A Clean Energy Target recommended by Australia’s chief scientist will not be adopted, with the Federal Government instead proposing a new plan to bring down electricity prices.
The details have not officially been released, but the ABC understands Prime Minister Malcolm Turnbull will argue his policy will lower electricity bills more than a Clean Energy Target (CET), while meeting Australia’s Paris climate change commitments.
It is understood Cabinet last night also agreed to force retailers to guarantee a certain amount of so-called dispatchable power that can be switched on and off on demand, to avoid outages.
The plan will be put to the Coalition party room today and is likely to appeal to a group of backbenchers who favour coal-fired power and had opposed a CET from the outset.
The target would have mandated a certain percentage of power be generated from gas and renewable energy, but some backbenchers did not like the idea. Former prime minister Tony Abbott argued a CET was effectively a “tax on coal”.
Liberal backbencher Craig Kelly, who in July said renewable energy was killing people, said he was pleased with Cabinet’s plan for more dispatchable, switch-on/switch-off power.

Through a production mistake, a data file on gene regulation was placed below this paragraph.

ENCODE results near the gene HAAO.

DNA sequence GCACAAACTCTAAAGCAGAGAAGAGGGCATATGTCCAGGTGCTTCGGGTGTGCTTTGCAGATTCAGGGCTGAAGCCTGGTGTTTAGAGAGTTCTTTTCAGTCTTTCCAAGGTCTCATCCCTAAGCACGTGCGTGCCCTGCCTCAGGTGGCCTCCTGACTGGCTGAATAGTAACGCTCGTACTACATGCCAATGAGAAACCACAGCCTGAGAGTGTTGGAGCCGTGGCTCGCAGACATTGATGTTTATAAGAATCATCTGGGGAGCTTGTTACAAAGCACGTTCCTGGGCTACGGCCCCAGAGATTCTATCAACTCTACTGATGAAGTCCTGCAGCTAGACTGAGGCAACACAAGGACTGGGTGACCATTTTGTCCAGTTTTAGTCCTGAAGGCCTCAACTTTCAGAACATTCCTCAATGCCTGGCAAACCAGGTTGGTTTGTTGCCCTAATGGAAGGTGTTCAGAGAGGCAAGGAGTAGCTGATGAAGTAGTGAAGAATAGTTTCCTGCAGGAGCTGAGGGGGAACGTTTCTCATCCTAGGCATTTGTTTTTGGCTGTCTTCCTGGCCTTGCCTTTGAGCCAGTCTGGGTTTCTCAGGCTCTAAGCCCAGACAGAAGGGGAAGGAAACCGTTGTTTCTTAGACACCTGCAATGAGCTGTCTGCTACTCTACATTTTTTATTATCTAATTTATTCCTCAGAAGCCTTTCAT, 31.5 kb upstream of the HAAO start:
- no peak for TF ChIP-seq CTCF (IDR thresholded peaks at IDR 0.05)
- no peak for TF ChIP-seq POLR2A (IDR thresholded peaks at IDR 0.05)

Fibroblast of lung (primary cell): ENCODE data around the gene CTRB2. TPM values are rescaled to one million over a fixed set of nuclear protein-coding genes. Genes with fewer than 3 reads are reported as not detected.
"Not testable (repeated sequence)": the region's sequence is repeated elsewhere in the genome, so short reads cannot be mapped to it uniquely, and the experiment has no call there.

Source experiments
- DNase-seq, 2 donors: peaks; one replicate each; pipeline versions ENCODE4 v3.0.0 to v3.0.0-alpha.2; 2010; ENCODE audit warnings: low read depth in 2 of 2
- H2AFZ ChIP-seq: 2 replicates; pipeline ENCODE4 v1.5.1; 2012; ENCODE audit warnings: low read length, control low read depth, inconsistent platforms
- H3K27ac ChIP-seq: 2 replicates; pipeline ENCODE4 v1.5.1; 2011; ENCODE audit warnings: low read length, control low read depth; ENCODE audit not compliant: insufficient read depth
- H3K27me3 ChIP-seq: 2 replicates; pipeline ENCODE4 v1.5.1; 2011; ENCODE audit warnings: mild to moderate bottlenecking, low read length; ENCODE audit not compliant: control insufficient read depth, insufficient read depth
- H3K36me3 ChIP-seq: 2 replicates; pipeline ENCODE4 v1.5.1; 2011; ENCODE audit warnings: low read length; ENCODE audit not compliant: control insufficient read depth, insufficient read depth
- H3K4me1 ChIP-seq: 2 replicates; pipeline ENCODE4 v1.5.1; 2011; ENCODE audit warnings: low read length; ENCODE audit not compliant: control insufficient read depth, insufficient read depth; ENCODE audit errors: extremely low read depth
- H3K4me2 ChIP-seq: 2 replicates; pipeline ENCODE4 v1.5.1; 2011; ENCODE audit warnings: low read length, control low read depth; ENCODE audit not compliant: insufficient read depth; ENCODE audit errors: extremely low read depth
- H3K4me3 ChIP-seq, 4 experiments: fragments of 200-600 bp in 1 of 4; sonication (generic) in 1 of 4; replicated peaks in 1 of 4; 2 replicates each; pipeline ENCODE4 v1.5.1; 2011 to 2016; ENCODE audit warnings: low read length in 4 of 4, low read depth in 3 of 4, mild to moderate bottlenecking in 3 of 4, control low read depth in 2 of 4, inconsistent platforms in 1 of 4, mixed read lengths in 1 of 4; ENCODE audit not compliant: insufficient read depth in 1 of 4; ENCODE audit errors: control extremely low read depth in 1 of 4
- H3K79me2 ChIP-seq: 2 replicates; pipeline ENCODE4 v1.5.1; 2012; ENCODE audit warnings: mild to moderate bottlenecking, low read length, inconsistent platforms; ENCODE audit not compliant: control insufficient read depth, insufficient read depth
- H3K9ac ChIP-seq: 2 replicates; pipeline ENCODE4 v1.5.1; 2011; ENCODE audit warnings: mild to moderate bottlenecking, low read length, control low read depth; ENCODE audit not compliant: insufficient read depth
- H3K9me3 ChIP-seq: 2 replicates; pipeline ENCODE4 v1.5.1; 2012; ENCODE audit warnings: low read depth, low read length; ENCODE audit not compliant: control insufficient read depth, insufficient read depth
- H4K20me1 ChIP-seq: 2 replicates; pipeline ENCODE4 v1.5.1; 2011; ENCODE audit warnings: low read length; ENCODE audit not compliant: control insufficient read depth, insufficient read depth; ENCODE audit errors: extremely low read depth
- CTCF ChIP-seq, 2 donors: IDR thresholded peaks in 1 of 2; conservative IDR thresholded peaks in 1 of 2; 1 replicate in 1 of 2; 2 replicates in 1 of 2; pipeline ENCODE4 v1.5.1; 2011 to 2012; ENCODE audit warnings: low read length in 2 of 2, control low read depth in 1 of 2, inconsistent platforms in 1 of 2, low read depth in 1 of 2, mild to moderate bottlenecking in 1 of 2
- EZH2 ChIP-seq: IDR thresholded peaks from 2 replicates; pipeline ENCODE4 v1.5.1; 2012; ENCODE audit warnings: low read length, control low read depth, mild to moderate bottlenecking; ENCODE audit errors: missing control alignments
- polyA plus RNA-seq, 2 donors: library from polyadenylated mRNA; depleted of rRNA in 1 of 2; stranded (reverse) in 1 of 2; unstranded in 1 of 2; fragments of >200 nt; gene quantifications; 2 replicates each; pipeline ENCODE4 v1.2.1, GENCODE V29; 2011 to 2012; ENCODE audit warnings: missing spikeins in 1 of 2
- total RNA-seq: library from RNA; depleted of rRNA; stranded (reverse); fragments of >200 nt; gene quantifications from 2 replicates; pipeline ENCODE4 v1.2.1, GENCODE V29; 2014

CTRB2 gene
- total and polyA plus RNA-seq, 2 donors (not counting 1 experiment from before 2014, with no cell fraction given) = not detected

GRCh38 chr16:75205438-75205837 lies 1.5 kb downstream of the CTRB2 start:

“The problem we’ve had in the past is we have hot days, the demand for electricity spikes, and we haven’t had enough power that you can turn on with a switch to get that,” Mr Kelly told AM.
“The problem with solar and wind, for as wonderful technologies that they are, when there’s no wind you get no electricity generation and as soon as the sun sets, you also get zero electricity generation as well.
“So as good as technologies as they are, you’ve got to have them backed up in some way, and that’s either got to be a coal-fired power station, a gas generator or some form of battery.”
Cabinet is also keen to adopt a generator reliability obligation, which requires three years’ notice of closing a power station, in order to prevent a repeat of the sudden closure of Hazelwood power station in Victoria in March.
MP suggests Paris target delay
Mr Kelly has also suggested the Government delay action on reaching the Paris climate targets until closer to 2030.
“We know that a cost of a lot of this technology is becoming cheaper every year, therefore if we have a target in 2030, we’re far better to adopt those new technologies and to be paying for them in 2025, 2026, 2027, rather than be paying for them early, so you can actually backload into the next decade to achieve your Paris targets,” he said.